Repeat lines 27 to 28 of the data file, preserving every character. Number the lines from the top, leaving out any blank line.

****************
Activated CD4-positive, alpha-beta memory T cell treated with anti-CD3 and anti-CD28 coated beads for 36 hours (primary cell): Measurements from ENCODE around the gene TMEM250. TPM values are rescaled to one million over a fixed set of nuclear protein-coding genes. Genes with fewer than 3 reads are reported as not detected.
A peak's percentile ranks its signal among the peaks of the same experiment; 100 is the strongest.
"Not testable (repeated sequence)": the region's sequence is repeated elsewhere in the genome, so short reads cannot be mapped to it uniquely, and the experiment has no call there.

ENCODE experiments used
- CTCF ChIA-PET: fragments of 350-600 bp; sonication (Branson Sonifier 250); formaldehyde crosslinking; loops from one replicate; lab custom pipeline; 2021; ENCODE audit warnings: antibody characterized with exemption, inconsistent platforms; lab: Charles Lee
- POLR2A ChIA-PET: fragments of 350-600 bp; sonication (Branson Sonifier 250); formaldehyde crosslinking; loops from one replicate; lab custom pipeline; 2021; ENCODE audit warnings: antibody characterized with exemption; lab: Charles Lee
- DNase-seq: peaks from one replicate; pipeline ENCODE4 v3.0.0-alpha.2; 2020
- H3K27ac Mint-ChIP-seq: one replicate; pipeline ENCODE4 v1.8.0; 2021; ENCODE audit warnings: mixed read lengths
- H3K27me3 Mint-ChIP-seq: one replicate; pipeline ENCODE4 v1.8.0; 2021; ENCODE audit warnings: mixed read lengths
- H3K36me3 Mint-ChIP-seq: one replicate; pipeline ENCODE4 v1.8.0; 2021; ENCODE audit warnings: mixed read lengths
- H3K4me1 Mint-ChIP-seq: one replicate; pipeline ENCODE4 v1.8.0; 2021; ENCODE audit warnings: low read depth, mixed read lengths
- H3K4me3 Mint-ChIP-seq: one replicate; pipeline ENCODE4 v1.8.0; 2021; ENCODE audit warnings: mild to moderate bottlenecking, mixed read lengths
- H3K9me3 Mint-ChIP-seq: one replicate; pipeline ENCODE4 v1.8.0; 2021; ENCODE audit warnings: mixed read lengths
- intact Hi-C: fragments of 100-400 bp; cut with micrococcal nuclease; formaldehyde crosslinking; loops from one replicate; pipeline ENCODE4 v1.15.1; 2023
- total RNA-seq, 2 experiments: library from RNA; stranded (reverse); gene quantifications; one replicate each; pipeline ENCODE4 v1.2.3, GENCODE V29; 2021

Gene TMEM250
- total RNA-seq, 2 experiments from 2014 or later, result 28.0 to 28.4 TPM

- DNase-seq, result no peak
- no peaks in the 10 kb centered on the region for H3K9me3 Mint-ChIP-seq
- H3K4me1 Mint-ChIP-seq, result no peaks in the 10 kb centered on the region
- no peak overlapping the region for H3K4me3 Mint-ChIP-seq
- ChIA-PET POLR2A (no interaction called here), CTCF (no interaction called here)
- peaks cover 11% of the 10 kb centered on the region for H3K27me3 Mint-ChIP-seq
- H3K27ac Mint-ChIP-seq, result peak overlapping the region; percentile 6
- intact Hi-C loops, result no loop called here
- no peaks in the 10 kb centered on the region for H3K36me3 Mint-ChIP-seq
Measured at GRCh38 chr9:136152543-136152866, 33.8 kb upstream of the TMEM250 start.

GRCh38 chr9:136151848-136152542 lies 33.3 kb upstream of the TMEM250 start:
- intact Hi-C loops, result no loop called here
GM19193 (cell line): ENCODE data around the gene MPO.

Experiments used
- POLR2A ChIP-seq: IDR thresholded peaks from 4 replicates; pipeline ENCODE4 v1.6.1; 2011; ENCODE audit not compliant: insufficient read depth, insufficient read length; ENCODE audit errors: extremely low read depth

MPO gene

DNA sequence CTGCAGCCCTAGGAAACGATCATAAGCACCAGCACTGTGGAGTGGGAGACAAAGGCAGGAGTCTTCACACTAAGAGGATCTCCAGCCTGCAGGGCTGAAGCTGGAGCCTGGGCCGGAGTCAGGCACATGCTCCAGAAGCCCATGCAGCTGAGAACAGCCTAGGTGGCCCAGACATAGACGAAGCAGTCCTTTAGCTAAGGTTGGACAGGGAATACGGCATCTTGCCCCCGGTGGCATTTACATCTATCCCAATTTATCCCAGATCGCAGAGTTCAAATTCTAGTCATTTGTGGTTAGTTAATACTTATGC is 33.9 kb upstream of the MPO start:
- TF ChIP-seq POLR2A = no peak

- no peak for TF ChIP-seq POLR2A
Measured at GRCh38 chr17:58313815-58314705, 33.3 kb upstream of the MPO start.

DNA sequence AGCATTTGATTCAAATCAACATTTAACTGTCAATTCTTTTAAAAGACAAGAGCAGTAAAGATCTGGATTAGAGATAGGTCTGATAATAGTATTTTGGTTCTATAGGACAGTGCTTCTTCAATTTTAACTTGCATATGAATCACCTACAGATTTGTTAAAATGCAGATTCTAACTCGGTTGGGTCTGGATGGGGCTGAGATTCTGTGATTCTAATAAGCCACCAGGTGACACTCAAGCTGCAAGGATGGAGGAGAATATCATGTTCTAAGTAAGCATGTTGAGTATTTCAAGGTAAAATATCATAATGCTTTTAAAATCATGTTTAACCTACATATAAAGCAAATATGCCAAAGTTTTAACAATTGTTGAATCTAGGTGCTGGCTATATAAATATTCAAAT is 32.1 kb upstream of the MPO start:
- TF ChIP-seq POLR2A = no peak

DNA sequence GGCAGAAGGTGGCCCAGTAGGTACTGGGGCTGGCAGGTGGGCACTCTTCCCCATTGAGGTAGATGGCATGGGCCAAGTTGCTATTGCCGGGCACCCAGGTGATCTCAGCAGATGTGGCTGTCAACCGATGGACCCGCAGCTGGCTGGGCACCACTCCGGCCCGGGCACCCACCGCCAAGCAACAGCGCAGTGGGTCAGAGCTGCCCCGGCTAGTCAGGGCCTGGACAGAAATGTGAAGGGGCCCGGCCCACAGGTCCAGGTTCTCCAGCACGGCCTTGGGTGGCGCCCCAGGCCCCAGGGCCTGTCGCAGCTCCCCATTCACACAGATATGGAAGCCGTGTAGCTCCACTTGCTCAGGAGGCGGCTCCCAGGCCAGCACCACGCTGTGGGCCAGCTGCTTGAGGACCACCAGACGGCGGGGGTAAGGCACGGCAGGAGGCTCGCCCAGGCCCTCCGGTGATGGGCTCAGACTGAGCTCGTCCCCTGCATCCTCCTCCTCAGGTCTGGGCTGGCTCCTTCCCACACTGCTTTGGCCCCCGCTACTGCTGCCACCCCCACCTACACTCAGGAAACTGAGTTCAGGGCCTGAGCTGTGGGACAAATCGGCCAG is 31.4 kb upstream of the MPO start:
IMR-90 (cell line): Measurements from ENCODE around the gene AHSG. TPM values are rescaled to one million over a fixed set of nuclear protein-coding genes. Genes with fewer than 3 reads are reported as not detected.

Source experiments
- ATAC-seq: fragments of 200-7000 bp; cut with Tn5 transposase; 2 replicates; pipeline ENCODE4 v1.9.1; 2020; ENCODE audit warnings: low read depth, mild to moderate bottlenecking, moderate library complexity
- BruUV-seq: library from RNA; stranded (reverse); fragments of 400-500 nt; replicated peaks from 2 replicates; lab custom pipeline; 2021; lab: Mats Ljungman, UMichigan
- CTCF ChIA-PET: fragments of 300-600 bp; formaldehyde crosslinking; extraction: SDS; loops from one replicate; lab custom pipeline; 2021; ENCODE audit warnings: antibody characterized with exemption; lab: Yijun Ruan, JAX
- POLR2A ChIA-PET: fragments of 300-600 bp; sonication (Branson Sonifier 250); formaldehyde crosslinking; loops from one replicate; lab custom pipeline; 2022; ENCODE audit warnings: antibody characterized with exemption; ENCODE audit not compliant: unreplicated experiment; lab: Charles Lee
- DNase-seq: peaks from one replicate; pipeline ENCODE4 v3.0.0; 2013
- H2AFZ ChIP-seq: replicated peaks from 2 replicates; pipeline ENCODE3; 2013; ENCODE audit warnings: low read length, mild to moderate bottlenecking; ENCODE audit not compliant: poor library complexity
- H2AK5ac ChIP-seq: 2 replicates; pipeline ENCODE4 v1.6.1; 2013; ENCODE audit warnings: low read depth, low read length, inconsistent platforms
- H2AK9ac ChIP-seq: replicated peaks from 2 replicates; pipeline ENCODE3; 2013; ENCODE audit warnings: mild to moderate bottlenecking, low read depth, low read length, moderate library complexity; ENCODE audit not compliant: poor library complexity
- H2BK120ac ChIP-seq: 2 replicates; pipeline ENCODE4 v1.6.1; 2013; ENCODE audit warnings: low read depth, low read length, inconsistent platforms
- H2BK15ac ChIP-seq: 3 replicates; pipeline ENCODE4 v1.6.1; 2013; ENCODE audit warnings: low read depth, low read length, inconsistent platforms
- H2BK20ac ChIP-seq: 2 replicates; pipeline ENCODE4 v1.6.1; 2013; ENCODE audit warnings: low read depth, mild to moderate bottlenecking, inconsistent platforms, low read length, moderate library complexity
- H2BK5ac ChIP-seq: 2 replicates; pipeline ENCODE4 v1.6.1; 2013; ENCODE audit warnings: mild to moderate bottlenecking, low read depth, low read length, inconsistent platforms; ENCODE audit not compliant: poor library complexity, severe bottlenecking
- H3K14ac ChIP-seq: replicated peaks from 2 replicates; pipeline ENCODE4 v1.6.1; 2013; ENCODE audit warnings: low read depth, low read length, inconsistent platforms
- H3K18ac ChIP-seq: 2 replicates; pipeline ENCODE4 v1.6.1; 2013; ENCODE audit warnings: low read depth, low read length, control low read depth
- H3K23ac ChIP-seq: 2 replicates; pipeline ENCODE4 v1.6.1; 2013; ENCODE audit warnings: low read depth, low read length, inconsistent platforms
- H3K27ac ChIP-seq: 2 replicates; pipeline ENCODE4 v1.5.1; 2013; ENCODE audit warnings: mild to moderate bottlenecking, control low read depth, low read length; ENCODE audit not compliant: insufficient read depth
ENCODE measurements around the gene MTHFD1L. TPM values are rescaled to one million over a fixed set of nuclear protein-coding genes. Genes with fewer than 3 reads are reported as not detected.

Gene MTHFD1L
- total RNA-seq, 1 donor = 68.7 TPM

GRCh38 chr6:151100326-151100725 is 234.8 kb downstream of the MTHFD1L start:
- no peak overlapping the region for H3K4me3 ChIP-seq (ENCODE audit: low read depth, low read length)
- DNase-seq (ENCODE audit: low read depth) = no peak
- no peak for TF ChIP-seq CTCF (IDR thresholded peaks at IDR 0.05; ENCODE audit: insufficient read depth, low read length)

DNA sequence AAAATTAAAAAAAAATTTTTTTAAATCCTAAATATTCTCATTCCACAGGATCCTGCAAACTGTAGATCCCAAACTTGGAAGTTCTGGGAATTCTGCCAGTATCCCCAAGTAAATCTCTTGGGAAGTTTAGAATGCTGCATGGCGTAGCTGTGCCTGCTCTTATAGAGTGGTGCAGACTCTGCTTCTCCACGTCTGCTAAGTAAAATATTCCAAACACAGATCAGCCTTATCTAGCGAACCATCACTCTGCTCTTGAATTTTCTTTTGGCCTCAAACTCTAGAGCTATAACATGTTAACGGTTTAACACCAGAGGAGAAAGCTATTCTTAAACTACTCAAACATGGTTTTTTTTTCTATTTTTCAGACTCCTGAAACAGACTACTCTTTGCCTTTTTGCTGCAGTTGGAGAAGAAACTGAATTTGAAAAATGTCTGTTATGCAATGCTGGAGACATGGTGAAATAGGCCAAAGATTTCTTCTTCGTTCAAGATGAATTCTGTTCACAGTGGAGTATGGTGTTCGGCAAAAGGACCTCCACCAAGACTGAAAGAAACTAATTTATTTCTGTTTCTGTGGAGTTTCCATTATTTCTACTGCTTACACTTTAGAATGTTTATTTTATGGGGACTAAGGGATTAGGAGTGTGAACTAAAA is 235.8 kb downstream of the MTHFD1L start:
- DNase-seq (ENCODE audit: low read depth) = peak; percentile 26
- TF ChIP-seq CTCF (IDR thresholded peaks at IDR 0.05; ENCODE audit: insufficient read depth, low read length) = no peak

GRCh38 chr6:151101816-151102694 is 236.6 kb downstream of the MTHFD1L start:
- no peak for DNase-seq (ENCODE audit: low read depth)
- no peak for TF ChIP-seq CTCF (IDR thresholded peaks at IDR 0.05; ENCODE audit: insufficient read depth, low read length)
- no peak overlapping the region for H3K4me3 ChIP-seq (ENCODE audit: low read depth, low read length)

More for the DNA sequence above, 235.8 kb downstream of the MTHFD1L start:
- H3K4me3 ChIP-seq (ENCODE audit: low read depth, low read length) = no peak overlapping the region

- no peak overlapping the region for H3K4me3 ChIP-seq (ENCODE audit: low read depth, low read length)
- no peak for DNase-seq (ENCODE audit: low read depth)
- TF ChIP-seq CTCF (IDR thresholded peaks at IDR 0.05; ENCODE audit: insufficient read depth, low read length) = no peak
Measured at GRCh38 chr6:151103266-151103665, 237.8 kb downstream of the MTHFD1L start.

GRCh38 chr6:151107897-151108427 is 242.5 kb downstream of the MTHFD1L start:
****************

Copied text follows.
Measured at GRCh38 chr9:136152543-136152866, 33.8 kb upstream of the TMEM250 start.

GRCh38 chr9:136151848-136152542 lies 33.3 kb upstream of the TMEM250 start: